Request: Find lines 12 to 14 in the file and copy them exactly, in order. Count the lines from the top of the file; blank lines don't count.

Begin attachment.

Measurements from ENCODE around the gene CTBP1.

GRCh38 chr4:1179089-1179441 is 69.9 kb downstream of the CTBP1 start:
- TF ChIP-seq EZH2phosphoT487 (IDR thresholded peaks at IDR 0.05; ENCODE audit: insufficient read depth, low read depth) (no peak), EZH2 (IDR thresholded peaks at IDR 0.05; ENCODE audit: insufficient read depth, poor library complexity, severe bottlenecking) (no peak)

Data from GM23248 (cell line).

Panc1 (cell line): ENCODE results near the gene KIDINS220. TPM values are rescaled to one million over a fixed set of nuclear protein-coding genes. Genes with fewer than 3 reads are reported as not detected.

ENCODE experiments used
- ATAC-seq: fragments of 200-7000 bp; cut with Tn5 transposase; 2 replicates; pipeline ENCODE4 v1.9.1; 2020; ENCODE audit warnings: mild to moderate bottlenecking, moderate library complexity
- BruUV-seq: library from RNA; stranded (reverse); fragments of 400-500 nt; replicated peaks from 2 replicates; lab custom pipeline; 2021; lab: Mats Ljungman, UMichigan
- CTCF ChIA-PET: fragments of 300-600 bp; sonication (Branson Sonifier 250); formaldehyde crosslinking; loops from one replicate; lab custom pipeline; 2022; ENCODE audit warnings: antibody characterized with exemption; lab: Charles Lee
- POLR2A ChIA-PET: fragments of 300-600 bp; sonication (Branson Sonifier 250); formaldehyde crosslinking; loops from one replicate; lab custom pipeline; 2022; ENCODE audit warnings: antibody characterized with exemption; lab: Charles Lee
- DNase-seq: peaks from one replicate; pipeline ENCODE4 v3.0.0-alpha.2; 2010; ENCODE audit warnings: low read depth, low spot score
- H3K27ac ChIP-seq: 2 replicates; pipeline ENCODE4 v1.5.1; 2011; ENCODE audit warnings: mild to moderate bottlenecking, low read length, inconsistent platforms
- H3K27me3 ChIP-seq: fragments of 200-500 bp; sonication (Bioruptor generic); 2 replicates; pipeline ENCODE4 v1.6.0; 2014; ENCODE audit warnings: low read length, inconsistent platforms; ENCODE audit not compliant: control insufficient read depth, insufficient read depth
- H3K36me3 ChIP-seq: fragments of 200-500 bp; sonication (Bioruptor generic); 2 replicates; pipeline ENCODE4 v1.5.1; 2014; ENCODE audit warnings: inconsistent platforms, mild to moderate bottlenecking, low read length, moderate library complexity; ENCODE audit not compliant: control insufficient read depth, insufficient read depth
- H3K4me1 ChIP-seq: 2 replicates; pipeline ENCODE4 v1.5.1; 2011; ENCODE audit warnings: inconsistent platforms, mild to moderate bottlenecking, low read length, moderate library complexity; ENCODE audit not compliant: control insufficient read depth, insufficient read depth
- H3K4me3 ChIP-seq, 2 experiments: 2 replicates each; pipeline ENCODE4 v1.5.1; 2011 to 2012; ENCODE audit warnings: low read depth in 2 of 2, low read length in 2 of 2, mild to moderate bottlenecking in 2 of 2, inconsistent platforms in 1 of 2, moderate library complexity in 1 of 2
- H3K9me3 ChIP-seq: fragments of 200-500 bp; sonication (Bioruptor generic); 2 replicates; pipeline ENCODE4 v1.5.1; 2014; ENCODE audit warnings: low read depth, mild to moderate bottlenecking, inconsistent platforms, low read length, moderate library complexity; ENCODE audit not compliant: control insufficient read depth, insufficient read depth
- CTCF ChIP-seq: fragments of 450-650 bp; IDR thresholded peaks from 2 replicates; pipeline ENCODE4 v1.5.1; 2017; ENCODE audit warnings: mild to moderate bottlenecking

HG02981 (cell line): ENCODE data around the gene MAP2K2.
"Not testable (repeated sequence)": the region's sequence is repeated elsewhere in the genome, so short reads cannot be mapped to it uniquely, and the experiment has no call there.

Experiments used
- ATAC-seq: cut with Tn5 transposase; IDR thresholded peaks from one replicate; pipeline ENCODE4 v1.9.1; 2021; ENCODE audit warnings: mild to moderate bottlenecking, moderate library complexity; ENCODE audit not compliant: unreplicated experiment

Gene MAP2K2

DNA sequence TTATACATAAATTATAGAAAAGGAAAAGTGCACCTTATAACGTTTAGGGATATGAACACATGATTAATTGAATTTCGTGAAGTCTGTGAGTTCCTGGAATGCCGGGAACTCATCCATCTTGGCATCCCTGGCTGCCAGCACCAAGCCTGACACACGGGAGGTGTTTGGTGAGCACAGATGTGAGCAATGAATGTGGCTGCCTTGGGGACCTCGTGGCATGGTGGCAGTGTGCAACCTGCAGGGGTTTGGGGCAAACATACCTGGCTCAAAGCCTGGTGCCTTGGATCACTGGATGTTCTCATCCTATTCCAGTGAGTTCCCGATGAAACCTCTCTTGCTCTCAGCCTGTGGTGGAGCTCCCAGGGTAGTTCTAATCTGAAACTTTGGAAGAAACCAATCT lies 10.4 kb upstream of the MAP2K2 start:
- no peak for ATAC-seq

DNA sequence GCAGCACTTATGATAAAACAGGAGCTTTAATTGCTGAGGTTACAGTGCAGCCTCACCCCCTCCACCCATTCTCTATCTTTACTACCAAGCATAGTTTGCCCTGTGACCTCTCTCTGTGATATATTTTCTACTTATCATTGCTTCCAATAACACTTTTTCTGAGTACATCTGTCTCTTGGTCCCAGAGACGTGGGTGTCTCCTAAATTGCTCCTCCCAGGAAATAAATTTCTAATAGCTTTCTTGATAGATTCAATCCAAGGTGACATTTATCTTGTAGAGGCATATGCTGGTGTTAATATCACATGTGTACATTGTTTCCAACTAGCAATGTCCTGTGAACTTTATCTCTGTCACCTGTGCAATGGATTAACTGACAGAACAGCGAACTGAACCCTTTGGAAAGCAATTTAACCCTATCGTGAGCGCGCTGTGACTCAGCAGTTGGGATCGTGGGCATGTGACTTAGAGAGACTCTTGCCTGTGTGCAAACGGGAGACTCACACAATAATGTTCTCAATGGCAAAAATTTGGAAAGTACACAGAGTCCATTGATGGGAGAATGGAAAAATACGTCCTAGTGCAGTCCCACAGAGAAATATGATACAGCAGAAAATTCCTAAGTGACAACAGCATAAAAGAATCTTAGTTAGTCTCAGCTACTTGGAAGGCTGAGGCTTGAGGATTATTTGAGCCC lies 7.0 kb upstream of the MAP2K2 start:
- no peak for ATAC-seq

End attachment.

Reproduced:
- H3K27ac ChIP-seq: 2 replicates; pipeline ENCODE4 v1.5.1; 2011; ENCODE audit warnings: mild to moderate bottlenecking, low read length, inconsistent platforms
- H3K27me3 ChIP-seq: fragments of 200-500 bp; sonication (Bioruptor generic); 2 replicates; pipeline ENCODE4 v1.6.0; 2014; ENCODE audit warnings: low read length, inconsistent platforms; ENCODE audit not compliant: control insufficient read depth, insufficient read depth
- H3K36me3 ChIP-seq: fragments of 200-500 bp; sonication (Bioruptor generic); 2 replicates; pipeline ENCODE4 v1.5.1; 2014; ENCODE audit warnings: inconsistent platforms, mild to moderate bottlenecking, low read length, moderate library complexity; ENCODE audit not compliant: control insufficient read depth, insufficient read depth